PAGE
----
Structuring the way in which your business will be run and organized can be a daunting task. Trying to choose between registering as a sole proprietorship, general partnership, corporation, or limited liability company? Let Oliver & Cheek, PLLC guide you in these types of decisions.
Organizing as a Sole Proprietorship
A Sole Proprietorship is a business that has a single owner who pays personal income tax on all of the profits earned for the business. Sole Proprietorships are common among small business owners who often don’t have to distinguish a name difference between themselves and their business, and is the simplest form of business to begin. A disadvantage of a Sole Proprietorship is that it is hard to obtain loans and other forms of equity. Typically as a sole proprietorship grows it will reorganize as an LLC or Corporation. For more information on organizing as an LLC or a Corporation see our post here.
Organizing as a General Partnership
A General Partnership is an agreement between two or more people to share in all liabilities, profits and other assets in a business. There should also be a legal document that proves the partnership exists, such as a formal partnership agreement. In some cases a General Partnership agreement can be made orally and without a legal document however. Setting up a General Partnership is easier and requires less time and paperwork than setting up a LLC or Corporation which makes them a frequent choice for small businesses.
Organizing as a Corporation
Within a Corporation the most common forms of organization are either a S corporation or a C corporation. What these versions have in common is that a corporation is autonomous from the owners. As in it can act on its own in buying or selling property, legal matters such as suing or being sued as well as ownership can change by buying or selling stocks.
S Corporations are better for those who offer a public service as it offers the same protection and structure of a corporation yet has the same tax benefits as a LLC. The business pays no tax on the corporate level, however individuals and owners pay taxes on profits.
C Corporations are taxed directly by the government as well as owners pay taxes on profits made. Owners of the C corp still receive limited liability protection that protects personal assets separate from the business. A benefit of organizing as a C corp is that payroll and benefits among other things can be deducted from taxes.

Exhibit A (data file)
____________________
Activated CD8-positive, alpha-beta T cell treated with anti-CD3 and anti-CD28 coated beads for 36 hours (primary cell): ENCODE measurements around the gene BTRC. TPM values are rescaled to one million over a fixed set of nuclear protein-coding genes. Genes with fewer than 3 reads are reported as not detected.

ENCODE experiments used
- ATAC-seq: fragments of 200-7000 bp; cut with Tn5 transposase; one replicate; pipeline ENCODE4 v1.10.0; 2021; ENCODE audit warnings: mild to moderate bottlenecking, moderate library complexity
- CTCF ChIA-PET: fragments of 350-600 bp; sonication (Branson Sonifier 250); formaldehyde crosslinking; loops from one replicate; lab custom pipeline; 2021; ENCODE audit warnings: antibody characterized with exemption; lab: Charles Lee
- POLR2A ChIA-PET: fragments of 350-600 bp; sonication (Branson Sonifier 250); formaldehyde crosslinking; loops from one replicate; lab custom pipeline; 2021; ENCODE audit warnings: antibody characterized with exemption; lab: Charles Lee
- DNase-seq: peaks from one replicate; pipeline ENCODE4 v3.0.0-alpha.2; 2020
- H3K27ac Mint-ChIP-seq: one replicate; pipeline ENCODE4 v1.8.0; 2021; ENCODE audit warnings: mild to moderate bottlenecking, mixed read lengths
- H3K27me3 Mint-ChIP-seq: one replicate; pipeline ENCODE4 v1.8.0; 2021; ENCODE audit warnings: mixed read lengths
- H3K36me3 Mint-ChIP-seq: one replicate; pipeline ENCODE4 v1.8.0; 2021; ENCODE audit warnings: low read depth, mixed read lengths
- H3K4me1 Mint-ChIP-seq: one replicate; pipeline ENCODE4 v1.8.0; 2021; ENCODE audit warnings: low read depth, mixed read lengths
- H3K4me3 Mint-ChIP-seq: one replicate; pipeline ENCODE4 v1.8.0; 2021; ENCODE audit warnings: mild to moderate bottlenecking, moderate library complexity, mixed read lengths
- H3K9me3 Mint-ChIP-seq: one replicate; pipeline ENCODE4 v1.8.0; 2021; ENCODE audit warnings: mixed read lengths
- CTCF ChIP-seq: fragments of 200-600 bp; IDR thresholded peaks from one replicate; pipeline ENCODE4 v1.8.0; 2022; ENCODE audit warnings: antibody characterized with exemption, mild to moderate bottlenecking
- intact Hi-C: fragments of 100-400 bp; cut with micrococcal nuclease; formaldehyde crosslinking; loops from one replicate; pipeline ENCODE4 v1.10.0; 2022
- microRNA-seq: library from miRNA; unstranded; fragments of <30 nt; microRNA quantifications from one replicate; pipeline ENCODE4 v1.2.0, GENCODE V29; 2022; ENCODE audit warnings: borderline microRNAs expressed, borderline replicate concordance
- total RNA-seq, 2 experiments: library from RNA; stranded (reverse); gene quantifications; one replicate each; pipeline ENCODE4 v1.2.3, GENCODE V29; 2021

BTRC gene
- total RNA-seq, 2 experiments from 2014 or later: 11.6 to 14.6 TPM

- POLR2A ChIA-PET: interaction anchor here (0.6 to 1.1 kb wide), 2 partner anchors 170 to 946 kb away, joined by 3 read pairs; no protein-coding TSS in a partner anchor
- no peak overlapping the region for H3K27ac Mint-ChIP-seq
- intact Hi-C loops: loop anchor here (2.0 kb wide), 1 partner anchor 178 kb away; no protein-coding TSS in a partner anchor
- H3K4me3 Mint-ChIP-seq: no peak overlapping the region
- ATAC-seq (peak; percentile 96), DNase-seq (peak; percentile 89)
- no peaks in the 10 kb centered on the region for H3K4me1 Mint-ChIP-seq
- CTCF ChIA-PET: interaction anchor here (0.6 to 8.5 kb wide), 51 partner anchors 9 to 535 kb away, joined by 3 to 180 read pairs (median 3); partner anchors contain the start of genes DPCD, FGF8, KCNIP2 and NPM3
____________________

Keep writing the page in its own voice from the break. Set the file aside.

Organizing as a LLC
Unlike a corporation, LLC’s don’t offer shares in their business. If an LLC has multiple owners they all share a percentage of the business. They also have the benefit of being flexible in how they are taxed while offering the most levels of protection between business and private assets. The LLC is either taxed through the individual profits that the owner or owners make, or as either a S or C corporation.
Organizing as a Non-profit
Creating a non-profit organization makes any donations or revenue accumulated considered tax-exempt by the IRS. However, your organization must use those funds to support religious, scientific, charitable, educational, literary, public safety or cruelty prevention causes, and give back to improve the community in some way. The staff of a non-profit organization typically has some paid members and other unpaid volunteers, and ultimately relies on the community it serves to continue its operation, as well as good management.
In the end it comes down to what makes the most sense for your business. With any of the models you choose comes a variety of pros and cons. We here at Oliver & Cheek understand how to help you make the right choice and minimize the cons.Contact us today to set up a consultation.
At Oliver & Cheek business law is one of our specialties and we are here to help you through all of your business needs, organization and beyond. For more information or to schedule a consultation, please contact Oliver & Cheek, PLLC by calling (252) 633-1930 or visiting www.olivercheek.com.